Dream, composed in 1948 and first performed at Black Mountain College, North Carolina, has a more substantial structure. As a slow, expansive piano piece it was used to shade Merce Cunningham’s choreography, but as with much of Cage’s music its versatility yielded arrangements for other instrumental combinations, such as that proposed for classical guitar.

Elliott Carter’s Changes, one of two pieces for acoustic guitar written at the request of David Starobin, was first performed at the composer’s 75th birthday concert in New York in December 1983. Described by its composer as “music of changing contrasts of character and mood, due to its harmonic and rhythmic structure’, takes the form of a musical conversation. The exchanges take on a particularly sought-after intimacy towards the center of the piece, in contrast to Carter’s more animated writing, expressing the musical thoughts of the composer.

James Dashow is an American composer. Born in 1944, Dashow first used computers with music as an undergraduate at Princeton University. His pioneering work has led to further appointments at the University of Padua, while prizes awarded to the composer include fellowships from the Koussevitzky, Rockefeller and Guggenheim foundations, as well as the American Academy and Institute of Arts and Letters. Since he visited Italy in 1969 on a Fulbright fellowship, Dashow has maintained very strong ties to the country, studying with Goffredo Petrassi and settling soon after. His catalog of works reveals a progression from stereophonic sound through quadraphonic, hexaphonic to the octophonic method chosen in recent years.

iPiece, written for Arturo Tallini in 2019, is described as “a musical satire for guitar, octaphonic electronic sounds, videos and some electronic gadgets”. Starting with the acoustic sounds of the guitar, the composer places them in a series of broader perspectives, with watery textures fueled by a series of increasingly extravagant musical processes. The guitar ceases to be a solo instrument and becomes more a part of Dashow’s highly intriguing sonic world, with special effects suggesting a futuristic script, in an environment based on electronic sound processing. Gradually the soloist regains control, his hard-hitting, energetic writing rippling outward with the help of electronics, before receding into the shadows.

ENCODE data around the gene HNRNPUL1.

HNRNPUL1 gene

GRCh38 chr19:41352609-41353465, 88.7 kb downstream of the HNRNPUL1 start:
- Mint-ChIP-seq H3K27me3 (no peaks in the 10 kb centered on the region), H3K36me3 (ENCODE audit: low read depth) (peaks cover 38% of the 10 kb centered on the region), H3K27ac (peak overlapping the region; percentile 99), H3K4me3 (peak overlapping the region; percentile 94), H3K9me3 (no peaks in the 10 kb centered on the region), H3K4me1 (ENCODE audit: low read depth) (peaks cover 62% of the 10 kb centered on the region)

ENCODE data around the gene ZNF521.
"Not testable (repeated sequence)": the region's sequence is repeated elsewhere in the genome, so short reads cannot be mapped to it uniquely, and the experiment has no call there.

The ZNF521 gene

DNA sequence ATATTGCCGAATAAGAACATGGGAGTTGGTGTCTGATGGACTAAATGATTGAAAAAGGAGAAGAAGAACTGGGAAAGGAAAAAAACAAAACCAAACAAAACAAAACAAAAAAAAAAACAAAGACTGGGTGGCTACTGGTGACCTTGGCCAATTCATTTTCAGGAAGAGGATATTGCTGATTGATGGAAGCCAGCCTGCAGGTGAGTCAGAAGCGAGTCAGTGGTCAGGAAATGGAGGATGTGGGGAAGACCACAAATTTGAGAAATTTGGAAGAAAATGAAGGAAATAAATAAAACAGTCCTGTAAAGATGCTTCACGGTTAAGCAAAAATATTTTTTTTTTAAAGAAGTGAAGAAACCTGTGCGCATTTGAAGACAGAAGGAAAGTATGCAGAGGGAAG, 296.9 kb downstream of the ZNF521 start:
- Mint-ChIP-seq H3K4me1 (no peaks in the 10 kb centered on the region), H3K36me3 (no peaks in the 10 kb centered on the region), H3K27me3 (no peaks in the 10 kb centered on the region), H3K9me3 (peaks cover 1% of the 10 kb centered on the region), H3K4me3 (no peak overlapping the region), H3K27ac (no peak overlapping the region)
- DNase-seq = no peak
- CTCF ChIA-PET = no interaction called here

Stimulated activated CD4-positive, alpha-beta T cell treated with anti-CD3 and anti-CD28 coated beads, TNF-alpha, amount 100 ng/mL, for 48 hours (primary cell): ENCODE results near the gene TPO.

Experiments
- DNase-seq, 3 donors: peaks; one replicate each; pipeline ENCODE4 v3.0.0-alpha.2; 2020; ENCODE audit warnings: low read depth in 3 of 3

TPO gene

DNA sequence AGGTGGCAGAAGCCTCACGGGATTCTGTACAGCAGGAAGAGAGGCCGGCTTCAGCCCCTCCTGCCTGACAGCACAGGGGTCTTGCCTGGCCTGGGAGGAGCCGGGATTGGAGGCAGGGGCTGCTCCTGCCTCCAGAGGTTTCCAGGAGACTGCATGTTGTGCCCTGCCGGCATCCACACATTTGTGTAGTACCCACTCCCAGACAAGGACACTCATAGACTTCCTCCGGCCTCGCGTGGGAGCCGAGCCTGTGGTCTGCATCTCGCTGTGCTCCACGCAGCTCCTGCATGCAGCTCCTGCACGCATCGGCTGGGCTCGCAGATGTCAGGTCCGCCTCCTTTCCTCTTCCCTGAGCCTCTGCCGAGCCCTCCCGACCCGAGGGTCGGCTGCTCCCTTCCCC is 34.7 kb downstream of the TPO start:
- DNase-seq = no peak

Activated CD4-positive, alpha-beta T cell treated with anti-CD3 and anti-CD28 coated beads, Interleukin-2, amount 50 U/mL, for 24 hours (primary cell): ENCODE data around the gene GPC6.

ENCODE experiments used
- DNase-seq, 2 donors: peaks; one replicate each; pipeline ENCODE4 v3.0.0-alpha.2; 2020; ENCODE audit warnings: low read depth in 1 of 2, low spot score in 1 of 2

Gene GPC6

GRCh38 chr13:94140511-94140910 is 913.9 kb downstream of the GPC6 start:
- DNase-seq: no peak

Guitar has a special meaning for composer and virtuoso Arthur Kampela, born in Rio de Janeiro in 1960. Kampela won the International Guitar Composition Competition in Caracas in 1995, then the Lamarque-Pons Guitar Composition Competition in Montevideo three years after.

His series of Percussion Studies for guitar, begun in 1989, has proved important in the exploration of new techniques and sounds for the instrument. In this piece the sounds are percussive in nature, but also characterized by strong melodic qualities, together with complex rhythmic structures. The third in the series, completed in 1997, begins as a struggle between acoustic parameters, ranging from subtle sounds to fuller-bodied notes, applying what the composer describes as a “squeezing” of textures to the foreground. As the study progresses, Kampela also introduces the use of a credit card and bottle neck to extract unusual sounds from the guitar, creating an undulating, immersive sound.

“Changes” is a complex album, not easy to listen to, a detailed mapping of what the guitar and composers can offer to those who want to start a path based on contemporary musical thought. A musical collection that describes a rigorous path, where the interpreter’s skills are put to the test by compositions that are not only complex, but also very different from each other. The interpreter and its strongly contemporary, research character seem to be the common denominators. “Changes” is a CD to listen to and study.